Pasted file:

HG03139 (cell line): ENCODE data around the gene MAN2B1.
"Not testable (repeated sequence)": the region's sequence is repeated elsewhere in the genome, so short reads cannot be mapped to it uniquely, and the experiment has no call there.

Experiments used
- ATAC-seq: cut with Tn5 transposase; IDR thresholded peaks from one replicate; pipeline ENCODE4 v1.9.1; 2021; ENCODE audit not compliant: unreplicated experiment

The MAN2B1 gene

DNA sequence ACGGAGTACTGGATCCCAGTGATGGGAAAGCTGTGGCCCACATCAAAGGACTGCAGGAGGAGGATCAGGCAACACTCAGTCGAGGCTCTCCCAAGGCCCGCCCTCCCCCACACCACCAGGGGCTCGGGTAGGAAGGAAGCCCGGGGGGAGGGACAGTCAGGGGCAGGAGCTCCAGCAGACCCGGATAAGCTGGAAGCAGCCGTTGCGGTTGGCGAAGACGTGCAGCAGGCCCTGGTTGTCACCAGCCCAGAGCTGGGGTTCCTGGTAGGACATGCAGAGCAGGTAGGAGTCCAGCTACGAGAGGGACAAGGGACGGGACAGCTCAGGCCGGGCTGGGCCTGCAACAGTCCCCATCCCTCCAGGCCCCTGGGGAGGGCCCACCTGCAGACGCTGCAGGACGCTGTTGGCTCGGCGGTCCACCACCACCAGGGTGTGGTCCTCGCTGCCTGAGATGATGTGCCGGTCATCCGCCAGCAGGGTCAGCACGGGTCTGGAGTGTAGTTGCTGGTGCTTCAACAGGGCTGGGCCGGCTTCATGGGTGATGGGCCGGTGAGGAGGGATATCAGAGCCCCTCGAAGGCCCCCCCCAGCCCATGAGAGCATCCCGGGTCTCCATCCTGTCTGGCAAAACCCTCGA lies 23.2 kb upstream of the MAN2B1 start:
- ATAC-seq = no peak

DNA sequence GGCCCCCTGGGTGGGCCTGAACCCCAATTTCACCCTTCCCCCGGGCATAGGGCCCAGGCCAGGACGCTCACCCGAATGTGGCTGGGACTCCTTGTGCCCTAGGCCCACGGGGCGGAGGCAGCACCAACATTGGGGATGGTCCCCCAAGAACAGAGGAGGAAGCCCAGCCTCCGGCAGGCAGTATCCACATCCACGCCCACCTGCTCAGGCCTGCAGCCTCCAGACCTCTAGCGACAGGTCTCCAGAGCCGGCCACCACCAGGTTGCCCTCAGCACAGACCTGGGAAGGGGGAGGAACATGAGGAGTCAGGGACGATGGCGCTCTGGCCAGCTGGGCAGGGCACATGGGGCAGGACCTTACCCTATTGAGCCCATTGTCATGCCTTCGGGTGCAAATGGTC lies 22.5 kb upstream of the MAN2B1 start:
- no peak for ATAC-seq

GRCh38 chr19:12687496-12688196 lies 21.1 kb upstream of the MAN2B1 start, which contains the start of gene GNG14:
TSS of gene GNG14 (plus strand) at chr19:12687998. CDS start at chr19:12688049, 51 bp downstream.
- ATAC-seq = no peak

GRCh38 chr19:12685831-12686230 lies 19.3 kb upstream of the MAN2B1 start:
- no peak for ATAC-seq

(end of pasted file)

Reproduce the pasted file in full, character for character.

HG03139 (cell line): ENCODE data around the gene MAN2B1.
"Not testable (repeated sequence)": the region's sequence is repeated elsewhere in the genome, so short reads cannot be mapped to it uniquely, and the experiment has no call there.

Experiments used
- ATAC-seq: cut with Tn5 transposase; IDR thresholded peaks from one replicate; pipeline ENCODE4 v1.9.1; 2021; ENCODE audit not compliant: unreplicated experiment

The MAN2B1 gene

DNA sequence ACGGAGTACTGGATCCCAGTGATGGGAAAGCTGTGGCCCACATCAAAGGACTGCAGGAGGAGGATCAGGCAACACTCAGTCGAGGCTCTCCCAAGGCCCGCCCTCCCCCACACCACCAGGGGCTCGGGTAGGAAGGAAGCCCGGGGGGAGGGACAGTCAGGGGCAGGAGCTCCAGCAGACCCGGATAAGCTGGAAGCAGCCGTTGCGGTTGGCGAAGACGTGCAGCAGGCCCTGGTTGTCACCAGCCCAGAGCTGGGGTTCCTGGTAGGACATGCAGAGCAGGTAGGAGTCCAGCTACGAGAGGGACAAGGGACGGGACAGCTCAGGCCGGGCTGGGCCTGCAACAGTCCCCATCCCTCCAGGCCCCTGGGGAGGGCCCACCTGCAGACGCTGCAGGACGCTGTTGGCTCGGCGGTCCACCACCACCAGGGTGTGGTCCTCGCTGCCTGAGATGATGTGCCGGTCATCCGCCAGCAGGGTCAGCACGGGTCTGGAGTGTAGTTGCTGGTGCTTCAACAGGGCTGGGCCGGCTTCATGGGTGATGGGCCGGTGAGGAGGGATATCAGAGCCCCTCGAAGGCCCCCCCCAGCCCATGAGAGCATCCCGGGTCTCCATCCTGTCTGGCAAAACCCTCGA lies 23.2 kb upstream of the MAN2B1 start:
- ATAC-seq = no peak

DNA sequence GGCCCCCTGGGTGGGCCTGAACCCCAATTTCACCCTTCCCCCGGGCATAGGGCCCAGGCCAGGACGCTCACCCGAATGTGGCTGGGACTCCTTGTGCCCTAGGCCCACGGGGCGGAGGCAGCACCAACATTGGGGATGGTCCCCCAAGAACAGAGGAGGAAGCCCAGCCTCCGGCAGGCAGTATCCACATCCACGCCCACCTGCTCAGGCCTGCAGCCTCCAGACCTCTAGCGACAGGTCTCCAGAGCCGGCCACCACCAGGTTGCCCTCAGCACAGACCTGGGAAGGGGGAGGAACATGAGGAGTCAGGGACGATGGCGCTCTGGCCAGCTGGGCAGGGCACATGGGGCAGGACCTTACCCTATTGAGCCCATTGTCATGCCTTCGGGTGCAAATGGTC lies 22.5 kb upstream of the MAN2B1 start:
- no peak for ATAC-seq

GRCh38 chr19:12687496-12688196 lies 21.1 kb upstream of the MAN2B1 start, which contains the start of gene GNG14:
TSS of gene GNG14 (plus strand) at chr19:12687998. CDS start at chr19:12688049, 51 bp downstream.
- ATAC-seq = no peak

GRCh38 chr19:12685831-12686230 lies 19.3 kb upstream of the MAN2B1 start:
- no peak for ATAC-seq